Edifying Elucidations By Okey Ikechukwu, Email: email@example.com
We often hear the question “What is man?” But we rarely stop to note that the very entity asking the question is the one the question is about. But we can dismiss the question as plain mischief, knowing that many departments of learning can tell us about ourselves, after all, these departments of learning understand something about the human person. The only problem is that none of them can tell us about man as a whole – with no unfinished, or unclarified, aspects. This only raises another question, namely, ‘Can an entity that does not know itself consciously resist what is not good for it? Consciously, that is? There are also these further questions: (1) Is it possible for a man or a woman not to be himself or herself in everything? (2) Is it possible for one not to know much about oneself and therefore, for one to operate without strong values and standards; even when one believes the contrary?
Of course you are who you are. But how much of what you think you are is true? How much of what people say about you, and which you lap up and celebrate, are truly strong components of your true and innermost make-up? This brings us to the question of authenticity and inauthenticity, because we are all either authentic or inauthentic, depending on whether our words, actions and thoughts harmonise with our souls.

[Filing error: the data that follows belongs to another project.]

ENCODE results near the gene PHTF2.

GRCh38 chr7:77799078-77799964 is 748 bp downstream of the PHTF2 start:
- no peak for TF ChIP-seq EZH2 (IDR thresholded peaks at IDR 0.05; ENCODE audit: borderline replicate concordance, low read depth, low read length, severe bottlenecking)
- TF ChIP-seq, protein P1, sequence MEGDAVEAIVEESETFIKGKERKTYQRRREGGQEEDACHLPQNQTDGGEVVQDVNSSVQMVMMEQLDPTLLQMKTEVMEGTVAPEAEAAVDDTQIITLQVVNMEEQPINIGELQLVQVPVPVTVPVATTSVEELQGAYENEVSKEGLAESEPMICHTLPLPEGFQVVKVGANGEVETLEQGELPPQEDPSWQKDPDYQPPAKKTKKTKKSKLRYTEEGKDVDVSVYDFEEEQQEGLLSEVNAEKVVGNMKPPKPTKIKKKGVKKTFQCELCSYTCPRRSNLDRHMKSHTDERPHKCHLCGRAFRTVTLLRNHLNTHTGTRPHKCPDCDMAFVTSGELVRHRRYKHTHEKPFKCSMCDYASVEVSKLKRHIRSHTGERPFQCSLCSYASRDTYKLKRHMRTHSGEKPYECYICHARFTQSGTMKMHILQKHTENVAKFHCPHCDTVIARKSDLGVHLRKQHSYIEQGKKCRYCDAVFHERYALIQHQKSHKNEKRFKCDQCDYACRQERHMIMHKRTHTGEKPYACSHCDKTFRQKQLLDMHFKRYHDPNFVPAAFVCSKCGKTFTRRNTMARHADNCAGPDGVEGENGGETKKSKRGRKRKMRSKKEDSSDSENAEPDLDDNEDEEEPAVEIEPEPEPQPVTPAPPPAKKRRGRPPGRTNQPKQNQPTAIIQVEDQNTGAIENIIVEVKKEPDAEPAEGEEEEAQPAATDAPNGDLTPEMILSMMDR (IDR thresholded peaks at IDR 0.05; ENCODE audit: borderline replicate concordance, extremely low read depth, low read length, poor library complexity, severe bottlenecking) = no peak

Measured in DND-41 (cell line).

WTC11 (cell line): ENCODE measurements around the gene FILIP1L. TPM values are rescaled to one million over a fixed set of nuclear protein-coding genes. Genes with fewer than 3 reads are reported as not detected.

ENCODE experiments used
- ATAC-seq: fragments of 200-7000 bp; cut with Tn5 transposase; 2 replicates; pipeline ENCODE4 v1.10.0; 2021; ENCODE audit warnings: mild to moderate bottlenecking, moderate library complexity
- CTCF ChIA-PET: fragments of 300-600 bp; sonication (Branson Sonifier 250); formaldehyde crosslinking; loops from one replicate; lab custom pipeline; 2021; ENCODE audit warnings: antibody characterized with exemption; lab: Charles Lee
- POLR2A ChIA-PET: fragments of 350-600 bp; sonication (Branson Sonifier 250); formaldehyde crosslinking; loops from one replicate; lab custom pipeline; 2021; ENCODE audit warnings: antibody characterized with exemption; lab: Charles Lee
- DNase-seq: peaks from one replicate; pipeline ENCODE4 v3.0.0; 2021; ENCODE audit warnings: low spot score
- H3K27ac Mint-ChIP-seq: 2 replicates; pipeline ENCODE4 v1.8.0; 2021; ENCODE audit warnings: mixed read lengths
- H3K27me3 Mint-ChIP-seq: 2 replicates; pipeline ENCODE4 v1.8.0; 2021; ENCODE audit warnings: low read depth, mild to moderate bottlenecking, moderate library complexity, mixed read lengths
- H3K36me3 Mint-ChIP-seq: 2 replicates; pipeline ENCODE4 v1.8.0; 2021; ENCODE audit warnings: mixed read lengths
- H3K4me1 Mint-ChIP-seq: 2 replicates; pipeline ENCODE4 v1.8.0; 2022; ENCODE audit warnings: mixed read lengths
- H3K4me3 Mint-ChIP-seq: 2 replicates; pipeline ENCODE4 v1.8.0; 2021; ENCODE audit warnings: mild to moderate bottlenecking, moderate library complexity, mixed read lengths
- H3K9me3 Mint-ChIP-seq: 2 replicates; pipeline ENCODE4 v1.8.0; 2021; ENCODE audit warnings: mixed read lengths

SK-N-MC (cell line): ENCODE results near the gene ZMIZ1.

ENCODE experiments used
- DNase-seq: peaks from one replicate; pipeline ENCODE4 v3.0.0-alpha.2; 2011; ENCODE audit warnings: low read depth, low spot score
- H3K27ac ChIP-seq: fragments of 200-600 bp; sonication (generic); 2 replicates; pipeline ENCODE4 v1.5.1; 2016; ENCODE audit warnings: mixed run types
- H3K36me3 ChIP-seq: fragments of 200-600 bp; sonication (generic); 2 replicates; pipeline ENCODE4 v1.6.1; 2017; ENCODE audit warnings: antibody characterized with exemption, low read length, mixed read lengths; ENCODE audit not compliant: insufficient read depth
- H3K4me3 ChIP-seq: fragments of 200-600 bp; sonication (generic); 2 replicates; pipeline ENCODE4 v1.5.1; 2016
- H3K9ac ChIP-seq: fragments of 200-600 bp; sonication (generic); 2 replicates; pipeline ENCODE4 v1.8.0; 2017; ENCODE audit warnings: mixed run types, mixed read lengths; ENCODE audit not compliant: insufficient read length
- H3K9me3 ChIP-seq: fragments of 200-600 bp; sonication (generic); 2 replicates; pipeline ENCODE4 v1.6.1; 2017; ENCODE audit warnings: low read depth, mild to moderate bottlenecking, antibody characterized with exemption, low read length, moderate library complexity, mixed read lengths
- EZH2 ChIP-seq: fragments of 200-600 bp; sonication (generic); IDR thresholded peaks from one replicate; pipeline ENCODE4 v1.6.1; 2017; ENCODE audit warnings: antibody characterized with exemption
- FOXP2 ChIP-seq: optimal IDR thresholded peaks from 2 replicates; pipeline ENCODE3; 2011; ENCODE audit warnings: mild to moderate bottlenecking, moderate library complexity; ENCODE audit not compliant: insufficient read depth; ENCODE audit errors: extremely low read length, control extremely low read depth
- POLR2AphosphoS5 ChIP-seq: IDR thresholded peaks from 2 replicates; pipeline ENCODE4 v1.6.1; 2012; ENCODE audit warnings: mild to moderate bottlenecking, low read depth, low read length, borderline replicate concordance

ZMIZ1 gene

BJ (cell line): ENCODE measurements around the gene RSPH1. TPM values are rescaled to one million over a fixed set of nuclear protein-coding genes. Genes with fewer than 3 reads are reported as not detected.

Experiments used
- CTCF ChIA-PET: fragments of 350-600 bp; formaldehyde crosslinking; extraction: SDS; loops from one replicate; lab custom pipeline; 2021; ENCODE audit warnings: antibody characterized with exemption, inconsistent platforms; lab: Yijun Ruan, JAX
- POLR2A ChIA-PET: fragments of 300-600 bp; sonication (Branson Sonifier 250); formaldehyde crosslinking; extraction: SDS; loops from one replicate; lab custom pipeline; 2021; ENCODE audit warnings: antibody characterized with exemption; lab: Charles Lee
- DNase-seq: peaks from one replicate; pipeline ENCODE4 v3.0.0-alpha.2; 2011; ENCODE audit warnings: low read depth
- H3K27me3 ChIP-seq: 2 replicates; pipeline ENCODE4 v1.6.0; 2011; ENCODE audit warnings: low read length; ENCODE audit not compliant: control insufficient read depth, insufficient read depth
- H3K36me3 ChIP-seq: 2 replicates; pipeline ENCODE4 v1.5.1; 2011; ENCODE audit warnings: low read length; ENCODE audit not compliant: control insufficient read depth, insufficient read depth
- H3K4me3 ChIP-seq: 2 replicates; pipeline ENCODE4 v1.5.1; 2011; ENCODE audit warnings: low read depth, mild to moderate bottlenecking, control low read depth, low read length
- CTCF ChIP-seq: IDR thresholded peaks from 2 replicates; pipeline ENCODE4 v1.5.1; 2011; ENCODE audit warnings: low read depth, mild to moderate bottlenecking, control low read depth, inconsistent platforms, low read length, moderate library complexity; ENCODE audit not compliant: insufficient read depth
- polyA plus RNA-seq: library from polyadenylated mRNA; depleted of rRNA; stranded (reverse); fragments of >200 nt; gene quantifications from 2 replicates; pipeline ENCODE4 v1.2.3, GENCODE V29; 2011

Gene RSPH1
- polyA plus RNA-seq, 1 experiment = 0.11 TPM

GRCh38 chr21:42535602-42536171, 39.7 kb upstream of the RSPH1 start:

To say that someone is living an inauthentic life is to say that the values, goals and ideals of the person in question are determined for him by popular public opinion, etc. If such a person makes any claims about knowledge and understanding you can be sure that it will be grounded on what he grew up with or what is generally accepted, rather than personal conviction. He will accept things without a moment’s reflection and will say “I know” without stopping to ask himself what it really means to know. Where one person says ‘I know’ and means ‘I was told by my mother’, another says ‘I know’ and means ‘it is plausible that …’ still another will say ‘I know’ and mean ‘it is generally believed that…’
This is all well and good if they were all to be joking, but they are not! The real danger here is that victims of an inauthentic life are rarely conscious of their predicament. None of them asks who am I, or what am I? They simply sit around and feel quite indispensable in their purely routine life. Meanwhile, they may be very dispensable, without the word being the worse for it. Oh yes, they consider themselves necessary, but they do not bother to find out whether, in truth, they are really ‘necessary’ where they insist on their relevance. Poor fellows!